Far more popular than the dedicated hybrid sedan that came before, the Lexus HS250h, the Lexus CT200h never took hold in Canada. Sales declined sharply in 2013, fell again in 2015, plunged in 2016, and tumbled to only 367 units in 2017, the CT’s last model year in North America.
Effectively replaced by the Lincoln Continental, the chronically unpopular Lincoln MKS became extinct after the 2016 model year, its eighth. But 5 copies of the MKS were still sold in 2017, a year in which the Continental attracted 574 new Canadian owners.
Canadians took the Mazda 5 into their hearts early on in its tenure. Launched in 2005, the Mazda topped out at 11,944 Canadian sales in 2008, but Mazda 5 sales slid in 2009, 2010, 2011, 2012, and 2013 and by 2016 only 1,617 5s were sold. 5 sales actually ticked up 38 percent to 2,224 units in 2017 – another 89 were sold in January 2018. But the 5, which ended its U.S. run after the 2015 model year, will not enjoy a 2018 run in Canada.
Do you want a maxi mini like the Mini Countryman, but with only two doors? Apparently not. The Mini Paceman died off after the 2016 model year. BMW Canada still managed to sell 55 more copies of the Paceman in 2017, a year after the Paceman’s four-model-year run ended.
Mitsubishi i MiEV
Hopelessly lost in a tiny EV market where all potential competitors offer far more range, refinement, and flexibility, the Mitsubishi i MiEV is finally dead after a six-year run. Only 770 have been sold to date, including an all-time full-year low of 67 units in 2017.
Production of the Mitsubishi Lancer ended in August 2017 after years of consistent disappointment. Mitsubishi sold as many as 9,446 Lancers in Canada in 2009, during the midst of the Great Recession. But only 5,754 Lancers were sold in 2017, the lowest total since 2006. Another 227 copies of the Lancer were sold in January 2018.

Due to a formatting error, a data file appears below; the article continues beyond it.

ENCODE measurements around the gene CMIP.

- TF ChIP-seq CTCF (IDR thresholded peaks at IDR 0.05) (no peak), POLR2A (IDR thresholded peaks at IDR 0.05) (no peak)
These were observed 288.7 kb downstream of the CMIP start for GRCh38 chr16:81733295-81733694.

If not credited with igniting the subcompact crossover craze, the Nissan Juke certainly added fuel to the fire. And it was a success, consistently attracting more than 4,000 Canadian sales. It’ll also be replaced, albeit by the far less powerful, front-wheel-drive-only Nissan Kicks. 2017 was the end for the Juke, and it brought with it a 57-percent drop to 1,900 sales. The final Jukes were sold in November.
Fair enough, the Scion FR-S isn’t dead. It lives on not only as the Toyota 86 but also as the Subaru BRZ. However, the Scion brand’s demise did bring an end to active marketing of the FR-S in the fall of 2016. Along with 907 copies of the 86, Toyota also reported 69 FR-S sales in 2017. The duo’s total fell to an all-time low, collapsing for a fourth consecutive year.
Unlike the U.S.-market Scion iA that lives on as the Toyota Yaris iA (and Yaris Sedan in Canada) or the Scion iM that moved over to the Corolla family or the Scion FR-S that became the Toyota 86 or the Scion C-HR that became the Toyota C-HR before ever becoming a Scion, the Scion tC is dead. 65 copies of the tC were sold in 2017, a 93-percent year-over-year drop.
The dawn of the distinctly less premium three-row Volkswagen Atlas makes it possible for Volkswagen to eliminate the premium two-row Volkswagen Touareg in Canada. Not unpredictably, the $50,000+ Touareg never engendered great popularity in Canada, topping out at 2,332 sales in 2014. 991 Touaregs were sold in Canada in calendar year 2017 alongside 4,534 copies of the Atlas, which went on sale in May of last year.
Replaced by the Cross Country version of the Volvo V90, the Volvo XC70 finally found its expiration date in 2017. Two copies of the long-running XC70 were sold in 2017, though it was once a relatively popular Volvo wagon. More than 1,000 copies were sold as recently as 2010. Volvo sold 2,217 XC70s in 2005. Volvo now produces 70 percent of its Canadian sales with the XC60 and XC90 SUVs.
The announced discontinuation of a new vehicle is often only the beginning of the end. Manufacturing facilities need to be wound down or undergo retooling. Existing stock must be delivered to dealers, where inventory can languish on lots.
After all, these are often models that were discontinued because of a lack of demand. Incentive programs are often unfavourable given the emphasis manufacturers would rather place upon newer models.
As a result, new vehicles that were supposed to disappear continue to generate actual Canadian sales, albeit not many in most cases. These are Canada’s 23 zombie vehicles – officially dead but miraculously alive.